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RE: Fire Protection

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U.L. has had a virtual lock on the "canned" systems for many years.  There
are many assemblies contained in the U.L. Fire Resistance Directory.  In a
given U.L. assembly, you must have all the approved ingredients or the
assembly is not approved.  If you change deck manufactureres you may loose
the assembly rating.  The UBC probably has the most prescriptive generic
assemblies for given fire ratings.

Traditionally the fire rating has been the domain of the architect, but
often times the architect needs some help from the structural engineer.  And
occassionaly the design team needs the input of a fire protection engineer.
There are not many fire protection engineers.  

The fire protection engineer can design assemblies to provide a given level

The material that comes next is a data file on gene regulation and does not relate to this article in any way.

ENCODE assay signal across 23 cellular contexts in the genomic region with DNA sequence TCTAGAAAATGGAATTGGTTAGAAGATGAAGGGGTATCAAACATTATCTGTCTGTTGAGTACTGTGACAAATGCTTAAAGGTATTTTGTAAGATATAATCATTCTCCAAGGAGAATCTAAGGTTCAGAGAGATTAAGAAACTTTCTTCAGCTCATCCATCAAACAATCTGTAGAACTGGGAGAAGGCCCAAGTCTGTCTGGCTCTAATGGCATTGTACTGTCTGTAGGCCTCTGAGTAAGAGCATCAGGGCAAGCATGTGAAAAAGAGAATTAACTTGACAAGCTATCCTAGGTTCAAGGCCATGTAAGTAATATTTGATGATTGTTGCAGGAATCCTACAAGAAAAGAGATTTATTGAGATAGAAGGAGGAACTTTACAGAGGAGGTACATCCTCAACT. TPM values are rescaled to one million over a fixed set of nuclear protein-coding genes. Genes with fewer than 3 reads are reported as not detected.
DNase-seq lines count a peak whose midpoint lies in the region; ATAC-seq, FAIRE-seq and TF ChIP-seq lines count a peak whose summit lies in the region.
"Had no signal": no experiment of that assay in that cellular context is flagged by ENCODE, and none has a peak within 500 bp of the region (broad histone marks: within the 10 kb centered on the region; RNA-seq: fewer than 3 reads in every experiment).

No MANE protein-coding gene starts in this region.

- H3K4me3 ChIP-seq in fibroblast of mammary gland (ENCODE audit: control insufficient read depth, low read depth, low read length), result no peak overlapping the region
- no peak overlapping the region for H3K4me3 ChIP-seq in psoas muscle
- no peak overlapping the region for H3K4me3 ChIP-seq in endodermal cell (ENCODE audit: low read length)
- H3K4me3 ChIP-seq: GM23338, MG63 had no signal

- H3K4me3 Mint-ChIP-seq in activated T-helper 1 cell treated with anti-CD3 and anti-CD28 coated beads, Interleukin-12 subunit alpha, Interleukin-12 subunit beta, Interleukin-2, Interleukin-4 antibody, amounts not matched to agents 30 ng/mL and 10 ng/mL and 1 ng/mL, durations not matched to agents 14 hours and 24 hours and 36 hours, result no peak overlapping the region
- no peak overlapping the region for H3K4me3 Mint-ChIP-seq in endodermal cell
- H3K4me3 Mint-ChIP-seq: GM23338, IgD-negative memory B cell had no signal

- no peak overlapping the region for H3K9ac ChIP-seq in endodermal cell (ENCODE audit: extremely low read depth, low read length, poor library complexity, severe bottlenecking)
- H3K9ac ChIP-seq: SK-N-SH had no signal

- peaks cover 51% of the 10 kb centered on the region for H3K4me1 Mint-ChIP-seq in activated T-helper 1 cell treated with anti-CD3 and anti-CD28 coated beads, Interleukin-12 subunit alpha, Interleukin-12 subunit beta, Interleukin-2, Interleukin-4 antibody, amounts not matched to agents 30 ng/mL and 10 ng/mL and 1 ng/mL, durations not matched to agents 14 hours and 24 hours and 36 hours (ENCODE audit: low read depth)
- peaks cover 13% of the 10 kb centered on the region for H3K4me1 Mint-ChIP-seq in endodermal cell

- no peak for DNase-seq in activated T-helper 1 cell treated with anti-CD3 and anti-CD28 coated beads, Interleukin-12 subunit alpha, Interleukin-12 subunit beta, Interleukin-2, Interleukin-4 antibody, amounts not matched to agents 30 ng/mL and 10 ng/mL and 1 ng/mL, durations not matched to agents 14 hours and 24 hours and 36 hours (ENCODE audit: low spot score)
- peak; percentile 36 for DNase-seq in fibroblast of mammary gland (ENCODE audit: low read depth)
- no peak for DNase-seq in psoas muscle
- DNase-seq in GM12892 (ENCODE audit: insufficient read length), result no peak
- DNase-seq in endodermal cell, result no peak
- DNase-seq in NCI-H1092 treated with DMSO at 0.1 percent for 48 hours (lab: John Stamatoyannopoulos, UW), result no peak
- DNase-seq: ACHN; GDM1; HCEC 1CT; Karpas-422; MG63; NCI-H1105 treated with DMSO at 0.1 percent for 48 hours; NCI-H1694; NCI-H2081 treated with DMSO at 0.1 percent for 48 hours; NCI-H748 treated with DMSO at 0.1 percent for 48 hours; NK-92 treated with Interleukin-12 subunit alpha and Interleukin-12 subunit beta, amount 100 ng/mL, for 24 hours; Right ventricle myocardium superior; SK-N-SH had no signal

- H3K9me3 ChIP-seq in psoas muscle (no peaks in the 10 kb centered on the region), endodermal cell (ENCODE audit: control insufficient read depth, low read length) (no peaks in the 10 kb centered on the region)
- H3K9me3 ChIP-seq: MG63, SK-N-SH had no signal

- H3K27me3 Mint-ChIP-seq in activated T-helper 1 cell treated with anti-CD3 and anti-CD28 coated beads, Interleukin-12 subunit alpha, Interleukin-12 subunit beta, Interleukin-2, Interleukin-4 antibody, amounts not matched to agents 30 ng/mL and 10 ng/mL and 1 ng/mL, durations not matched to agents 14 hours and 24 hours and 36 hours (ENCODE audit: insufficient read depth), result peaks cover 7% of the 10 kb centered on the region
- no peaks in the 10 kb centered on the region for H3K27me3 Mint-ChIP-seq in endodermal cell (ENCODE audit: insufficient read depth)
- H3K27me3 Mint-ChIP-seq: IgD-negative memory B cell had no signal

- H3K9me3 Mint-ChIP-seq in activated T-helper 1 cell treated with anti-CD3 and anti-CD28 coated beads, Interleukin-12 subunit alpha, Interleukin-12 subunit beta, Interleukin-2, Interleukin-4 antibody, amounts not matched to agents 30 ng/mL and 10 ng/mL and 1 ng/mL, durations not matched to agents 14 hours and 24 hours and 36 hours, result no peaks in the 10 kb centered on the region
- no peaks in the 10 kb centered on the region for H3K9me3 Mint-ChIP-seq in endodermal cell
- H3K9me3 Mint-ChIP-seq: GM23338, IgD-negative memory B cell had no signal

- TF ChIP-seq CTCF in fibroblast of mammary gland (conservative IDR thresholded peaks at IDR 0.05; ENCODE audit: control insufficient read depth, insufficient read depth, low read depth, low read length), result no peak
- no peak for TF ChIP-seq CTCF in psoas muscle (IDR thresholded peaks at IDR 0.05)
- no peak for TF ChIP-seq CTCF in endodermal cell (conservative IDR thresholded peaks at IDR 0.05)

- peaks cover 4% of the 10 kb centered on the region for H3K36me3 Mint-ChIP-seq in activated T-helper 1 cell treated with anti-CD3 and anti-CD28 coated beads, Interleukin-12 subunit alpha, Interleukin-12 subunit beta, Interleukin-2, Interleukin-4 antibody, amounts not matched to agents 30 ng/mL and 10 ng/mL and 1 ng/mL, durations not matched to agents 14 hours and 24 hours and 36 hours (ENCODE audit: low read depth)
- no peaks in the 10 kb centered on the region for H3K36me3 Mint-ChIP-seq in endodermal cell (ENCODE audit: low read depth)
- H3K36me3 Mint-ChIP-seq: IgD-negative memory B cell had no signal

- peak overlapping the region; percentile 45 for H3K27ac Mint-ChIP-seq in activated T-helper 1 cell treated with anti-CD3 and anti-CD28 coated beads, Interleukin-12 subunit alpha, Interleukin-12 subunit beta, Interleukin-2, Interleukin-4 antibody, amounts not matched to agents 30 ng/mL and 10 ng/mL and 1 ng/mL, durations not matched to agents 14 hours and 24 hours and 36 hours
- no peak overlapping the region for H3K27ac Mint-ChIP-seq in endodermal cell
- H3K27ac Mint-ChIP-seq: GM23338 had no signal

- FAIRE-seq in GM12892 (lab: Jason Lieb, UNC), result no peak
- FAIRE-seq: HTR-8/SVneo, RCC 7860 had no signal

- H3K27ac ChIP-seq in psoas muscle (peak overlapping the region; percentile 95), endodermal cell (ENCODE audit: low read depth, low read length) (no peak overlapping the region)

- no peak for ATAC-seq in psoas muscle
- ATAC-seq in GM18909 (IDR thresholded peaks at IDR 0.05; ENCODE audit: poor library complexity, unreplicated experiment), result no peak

of performance, but his designs will probably require the approval of the
Building Official.  The summary answer is that the architect is the captain
of the design team under which the fire protection engineer can be brought
on board.  The design team provides a design that will probably require the
approval of the building official.

This is a link to many fire related links:   There is also a particularly good book
by Walt Coon.  I don't have it in front of me, but it is something like Fire
Protection Engineering Handbook for Architects and Engineers.

Harold Sprague

> -----Original Message-----
> From:	Michael Zaitz [SMTP:mzaitz(--nospam--at)]
> Sent:	Monday, June 26, 2000 9:44 AM
> To:	seaint(--nospam--at)
> Subject:	Fire Protection
> Hello,
> We have a building which is required to be Type II construction per the
> Standard
> Building Code.  This requires the structural members to have fire ratings
> from 2
> to 4 hours depending on the member. I have not done a building that
> requires
> Fire Protection at this level.   My questions are:
> Who's responsibility is the Fire Protection?  Ours, the Architect's or
> both of
> us.
> Are there any good references out there on this subject?
> I understand that there are prorated assemblies for fire rating.  Is this
> published by the Underwriter's Laboratory (UL)?
> Thanks,
> Mike